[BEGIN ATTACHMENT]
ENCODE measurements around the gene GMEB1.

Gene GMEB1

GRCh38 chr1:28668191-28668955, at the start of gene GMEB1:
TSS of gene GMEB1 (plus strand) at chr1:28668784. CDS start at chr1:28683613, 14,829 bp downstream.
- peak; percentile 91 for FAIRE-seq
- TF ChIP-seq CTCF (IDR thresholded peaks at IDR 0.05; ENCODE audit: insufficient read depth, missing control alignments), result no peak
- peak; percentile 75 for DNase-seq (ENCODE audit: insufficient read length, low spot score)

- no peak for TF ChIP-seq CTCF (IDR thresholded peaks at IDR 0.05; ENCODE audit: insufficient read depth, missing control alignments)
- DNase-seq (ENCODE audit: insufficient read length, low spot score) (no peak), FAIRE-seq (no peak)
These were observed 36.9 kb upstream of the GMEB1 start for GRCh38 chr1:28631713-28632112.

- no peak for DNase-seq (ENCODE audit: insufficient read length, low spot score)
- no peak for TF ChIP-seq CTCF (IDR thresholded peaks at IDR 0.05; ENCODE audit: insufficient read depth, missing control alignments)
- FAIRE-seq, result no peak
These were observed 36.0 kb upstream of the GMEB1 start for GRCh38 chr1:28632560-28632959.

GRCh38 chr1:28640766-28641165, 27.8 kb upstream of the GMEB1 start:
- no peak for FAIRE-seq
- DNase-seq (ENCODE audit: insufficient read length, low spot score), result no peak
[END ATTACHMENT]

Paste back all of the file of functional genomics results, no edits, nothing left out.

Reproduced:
ENCODE measurements around the gene GMEB1.

Gene GMEB1

GRCh38 chr1:28668191-28668955, at the start of gene GMEB1:
TSS of gene GMEB1 (plus strand) at chr1:28668784. CDS start at chr1:28683613, 14,829 bp downstream.
- peak; percentile 91 for FAIRE-seq
- TF ChIP-seq CTCF (IDR thresholded peaks at IDR 0.05; ENCODE audit: insufficient read depth, missing control alignments), result no peak
- peak; percentile 75 for DNase-seq (ENCODE audit: insufficient read length, low spot score)

- no peak for TF ChIP-seq CTCF (IDR thresholded peaks at IDR 0.05; ENCODE audit: insufficient read depth, missing control alignments)
- DNase-seq (ENCODE audit: insufficient read length, low spot score) (no peak), FAIRE-seq (no peak)
These were observed 36.9 kb upstream of the GMEB1 start for GRCh38 chr1:28631713-28632112.

- no peak for DNase-seq (ENCODE audit: insufficient read length, low spot score)
- no peak for TF ChIP-seq CTCF (IDR thresholded peaks at IDR 0.05; ENCODE audit: insufficient read depth, missing control alignments)
- FAIRE-seq, result no peak
These were observed 36.0 kb upstream of the GMEB1 start for GRCh38 chr1:28632560-28632959.

GRCh38 chr1:28640766-28641165, 27.8 kb upstream of the GMEB1 start:
- no peak for FAIRE-seq
- DNase-seq (ENCODE audit: insufficient read length, low spot score), result no peak